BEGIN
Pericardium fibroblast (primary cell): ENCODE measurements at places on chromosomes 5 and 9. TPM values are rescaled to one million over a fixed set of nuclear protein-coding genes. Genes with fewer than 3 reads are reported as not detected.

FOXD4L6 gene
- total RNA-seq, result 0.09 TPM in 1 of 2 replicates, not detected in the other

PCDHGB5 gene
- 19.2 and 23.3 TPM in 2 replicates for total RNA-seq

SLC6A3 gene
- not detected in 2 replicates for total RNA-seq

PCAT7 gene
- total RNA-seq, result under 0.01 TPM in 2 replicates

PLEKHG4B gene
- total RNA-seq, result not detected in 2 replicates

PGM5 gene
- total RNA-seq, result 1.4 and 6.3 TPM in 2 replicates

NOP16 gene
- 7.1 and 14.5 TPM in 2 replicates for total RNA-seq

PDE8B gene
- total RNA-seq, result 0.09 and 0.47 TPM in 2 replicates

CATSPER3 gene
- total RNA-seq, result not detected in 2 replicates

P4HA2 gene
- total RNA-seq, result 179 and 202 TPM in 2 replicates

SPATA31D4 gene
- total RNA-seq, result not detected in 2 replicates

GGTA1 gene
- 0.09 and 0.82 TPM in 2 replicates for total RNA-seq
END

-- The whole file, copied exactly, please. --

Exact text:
Pericardium fibroblast (primary cell): ENCODE measurements at places on chromosomes 5 and 9. TPM values are rescaled to one million over a fixed set of nuclear protein-coding genes. Genes with fewer than 3 reads are reported as not detected.

FOXD4L6 gene
- total RNA-seq, result 0.09 TPM in 1 of 2 replicates, not detected in the other

PCDHGB5 gene
- 19.2 and 23.3 TPM in 2 replicates for total RNA-seq

SLC6A3 gene
- not detected in 2 replicates for total RNA-seq

PCAT7 gene
- total RNA-seq, result under 0.01 TPM in 2 replicates

PLEKHG4B gene
- total RNA-seq, result not detected in 2 replicates

PGM5 gene
- total RNA-seq, result 1.4 and 6.3 TPM in 2 replicates

NOP16 gene
- 7.1 and 14.5 TPM in 2 replicates for total RNA-seq

PDE8B gene
- total RNA-seq, result 0.09 and 0.47 TPM in 2 replicates

CATSPER3 gene
- total RNA-seq, result not detected in 2 replicates

P4HA2 gene
- total RNA-seq, result 179 and 202 TPM in 2 replicates

SPATA31D4 gene
- total RNA-seq, result not detected in 2 replicates

GGTA1 gene
- 0.09 and 0.82 TPM in 2 replicates for total RNA-seq